Friday, June 14, 2024

Historical printing techniques are preserved on an old hacienda in Veracruz

Tucked away in the rainforest of northern Veracruz is La Ceiba Gráfica, a restoration and community project dedicated to researching and preserving pre-20th century printing processes.

The first visual cue that a visitor is in the right place is a huge ceiba (kapok) tree in front of an old colonial-era mansion. The second cue are racks of snow-white paper set out in the sun to dry.

The mansion was the center of La Orduña hacienda which, at its height, grew over 6,000 hectares of sugar cane and coffee. Today, most of that land is the municipality of Coatepec, a Pueblo Mágico (Magical Town) near the Veracruz capital of Xalapa.

Now it is the home of La Ceiba Gráfica, a non-profit arts center whose goal is to unite art, ecology, and community involvement to create an institution that is self-sustainable and helps the economically depressed region.

The main activity here is lithography, a printing process using simple chemicals and ink over stone, but it also works in rotogravure, Japanese woodblock printing (moku hanga), book binding, textiles and more.

Per Anderson lifts fibers into a mold to make a sheet of fine paper.
Per Anderson lifts fibers into a mold to make a sheet of fine paper. leigh thelmadatter

One of its signature activities is making the fine paper needed for this work. The hacienda’s old garage is the paper-making workshop called the Living Museum of Paper (Museo Vivo del Papel). Here, paper is made completely by hand, using cotton, recycled materials and a Japanese plant called kozo (paper mulberry).

With help from the National Institute of Ecology, the plant is now grown on the hacienda’s remaining hectare of property, and other properties that are rented for its cultivation. La Ceiba not only makes all of the paper it uses, there is a surplus that is sold in Mexico and abroad.

In addition to paper, La Ceiba has other activities that allow it to be almost entirely self-sustaining. One of the organization’s main economic activities is the artistic residency program, in which artists travel to the hacienda to work on projects and/or learn about printing processes.

It has hosted famous Mexican artists such as Francisco Toledo and José Luis Cuevas, and it draws many artists from other countries. La Ceiba also offers classes in all of its craft and artistic activities. It receives support from the state, but that is entirely for the reconstruction and preservation of the hacienda’s house and grounds as a historical site. The mansion’s many rooms are dedicated to workshops, a gallery, a store, guest rooms and a communal kitchen.

Anderson came to Mexico in 1974 from Sweden and began teaching at the Universidad Veracruzana. Tasked with teaching printmaking at the school, he quickly found that such an activity was not practical. He barely had resources to teach, and graduating students would need thousands, maybe millions of pesos to set up their own workshops.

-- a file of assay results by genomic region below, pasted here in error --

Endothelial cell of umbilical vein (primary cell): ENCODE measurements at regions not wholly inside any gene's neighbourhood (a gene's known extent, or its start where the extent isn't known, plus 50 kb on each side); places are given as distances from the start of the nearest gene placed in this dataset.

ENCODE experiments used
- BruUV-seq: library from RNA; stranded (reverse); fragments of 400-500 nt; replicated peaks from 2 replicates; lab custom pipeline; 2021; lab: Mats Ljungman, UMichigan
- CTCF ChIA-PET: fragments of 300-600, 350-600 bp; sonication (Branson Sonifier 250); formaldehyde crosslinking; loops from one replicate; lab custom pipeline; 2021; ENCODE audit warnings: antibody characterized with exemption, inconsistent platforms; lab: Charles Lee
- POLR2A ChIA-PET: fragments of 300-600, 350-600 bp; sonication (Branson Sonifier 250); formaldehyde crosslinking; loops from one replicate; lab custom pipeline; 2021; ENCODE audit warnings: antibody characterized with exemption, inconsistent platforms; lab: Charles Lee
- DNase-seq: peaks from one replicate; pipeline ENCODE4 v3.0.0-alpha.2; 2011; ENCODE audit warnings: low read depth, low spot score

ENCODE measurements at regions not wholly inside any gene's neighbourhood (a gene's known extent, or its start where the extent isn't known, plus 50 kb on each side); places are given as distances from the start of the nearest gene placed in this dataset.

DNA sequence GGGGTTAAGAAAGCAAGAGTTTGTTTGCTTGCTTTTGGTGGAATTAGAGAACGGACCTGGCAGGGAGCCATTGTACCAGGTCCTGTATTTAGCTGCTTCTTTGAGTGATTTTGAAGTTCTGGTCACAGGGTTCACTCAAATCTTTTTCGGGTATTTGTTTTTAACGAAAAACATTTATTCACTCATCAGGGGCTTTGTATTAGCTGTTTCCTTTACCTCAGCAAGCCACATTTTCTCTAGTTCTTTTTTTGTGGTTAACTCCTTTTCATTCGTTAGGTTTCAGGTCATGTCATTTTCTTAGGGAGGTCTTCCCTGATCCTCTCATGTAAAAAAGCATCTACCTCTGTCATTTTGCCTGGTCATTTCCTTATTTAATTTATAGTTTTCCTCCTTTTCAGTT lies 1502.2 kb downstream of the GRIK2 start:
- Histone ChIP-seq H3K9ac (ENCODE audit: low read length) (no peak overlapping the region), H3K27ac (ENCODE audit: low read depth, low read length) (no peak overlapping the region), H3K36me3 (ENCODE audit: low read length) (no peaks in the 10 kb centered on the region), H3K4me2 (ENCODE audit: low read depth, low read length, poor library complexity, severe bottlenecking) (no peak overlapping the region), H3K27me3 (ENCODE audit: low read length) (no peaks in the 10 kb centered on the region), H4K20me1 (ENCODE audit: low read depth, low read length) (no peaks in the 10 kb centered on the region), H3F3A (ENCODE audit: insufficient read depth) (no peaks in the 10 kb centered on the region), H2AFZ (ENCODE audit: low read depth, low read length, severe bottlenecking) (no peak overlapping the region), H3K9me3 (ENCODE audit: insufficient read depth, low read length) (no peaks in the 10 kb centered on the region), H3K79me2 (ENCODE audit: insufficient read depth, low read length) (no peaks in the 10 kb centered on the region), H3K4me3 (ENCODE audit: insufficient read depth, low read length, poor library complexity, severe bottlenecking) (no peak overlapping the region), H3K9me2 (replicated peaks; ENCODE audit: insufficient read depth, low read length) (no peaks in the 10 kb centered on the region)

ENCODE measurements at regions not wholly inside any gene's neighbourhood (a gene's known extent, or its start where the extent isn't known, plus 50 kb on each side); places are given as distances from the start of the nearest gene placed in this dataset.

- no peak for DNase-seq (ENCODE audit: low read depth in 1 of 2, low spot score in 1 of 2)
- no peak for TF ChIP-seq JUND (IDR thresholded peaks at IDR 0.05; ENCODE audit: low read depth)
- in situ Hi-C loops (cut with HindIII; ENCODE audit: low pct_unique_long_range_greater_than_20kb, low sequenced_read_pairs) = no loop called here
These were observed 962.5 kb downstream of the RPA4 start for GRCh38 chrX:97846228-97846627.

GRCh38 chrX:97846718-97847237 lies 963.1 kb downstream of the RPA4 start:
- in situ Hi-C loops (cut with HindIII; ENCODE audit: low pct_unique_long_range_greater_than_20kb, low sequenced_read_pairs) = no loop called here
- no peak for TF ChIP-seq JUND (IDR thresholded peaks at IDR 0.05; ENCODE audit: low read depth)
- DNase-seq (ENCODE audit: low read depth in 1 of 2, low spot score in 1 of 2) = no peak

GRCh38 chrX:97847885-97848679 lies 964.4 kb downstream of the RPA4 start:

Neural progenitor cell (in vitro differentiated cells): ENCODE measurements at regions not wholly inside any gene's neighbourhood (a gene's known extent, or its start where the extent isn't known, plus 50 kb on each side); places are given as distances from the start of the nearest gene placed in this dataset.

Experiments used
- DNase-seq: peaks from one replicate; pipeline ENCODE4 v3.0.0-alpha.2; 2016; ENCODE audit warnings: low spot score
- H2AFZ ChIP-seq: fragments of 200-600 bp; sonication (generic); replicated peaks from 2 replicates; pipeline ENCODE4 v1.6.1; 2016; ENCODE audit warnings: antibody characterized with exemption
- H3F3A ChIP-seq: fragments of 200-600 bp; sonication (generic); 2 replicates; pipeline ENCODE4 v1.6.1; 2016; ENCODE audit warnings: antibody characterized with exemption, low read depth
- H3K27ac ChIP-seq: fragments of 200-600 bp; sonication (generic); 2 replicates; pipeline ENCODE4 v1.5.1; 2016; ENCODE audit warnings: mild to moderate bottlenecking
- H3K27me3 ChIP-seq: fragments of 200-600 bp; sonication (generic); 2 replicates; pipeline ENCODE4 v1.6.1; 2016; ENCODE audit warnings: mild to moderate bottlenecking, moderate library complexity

The reason for both problems was the same: artistic printmaking in Mexico is heavily dependent on the importation of all the machinery and supplies from developed countries.

An artist places stone on a lithography press in one of La Ceiba's workshops
An artist places stone on a lithography press in one of La Ceiba’s workshops. leigh thelmadatter

Anderson has since dedicated his life to finding alternative ways to make fine quality and artistic prints in Mexico. He learned how to design and build presses, then searched to find raw materials in the state: marble from Tatalita, silicon from Alvarado, leather from Orizaba, etc.

Over the years, Anderson himself learned every facet of the craft of printing, not just the art. He has cultivated and harvested bark, scooped fibers into box sieves to form sheets of paper, ground pigment for ink, designed and redesigned presses and has done all kinds of carpentry.

Not a fan of capitalism, Anderson believes that in the La Ceiba project he has worked out many of the problems that economic cooperatives can have. “Everything can be resolved without resorting to commercial projects, if only you reflect on how to resolve the challenges of contemporary art.”

La Ceiba has become a model for similar ventures: about 35 organizations in Mexico have adopted its organizational structure and techniques for making equipment or both.

In 2013, it won the sustainable printmaking and community award from the Southern Graphics Council based in the San Francisco Bay Area and holds an annual conference that attracts over 2,000 participants from all over the world.

Leigh Thelmadatter is a regular contributor to Mexico News Daily and writes a weekly culture column that is published every Saturday.

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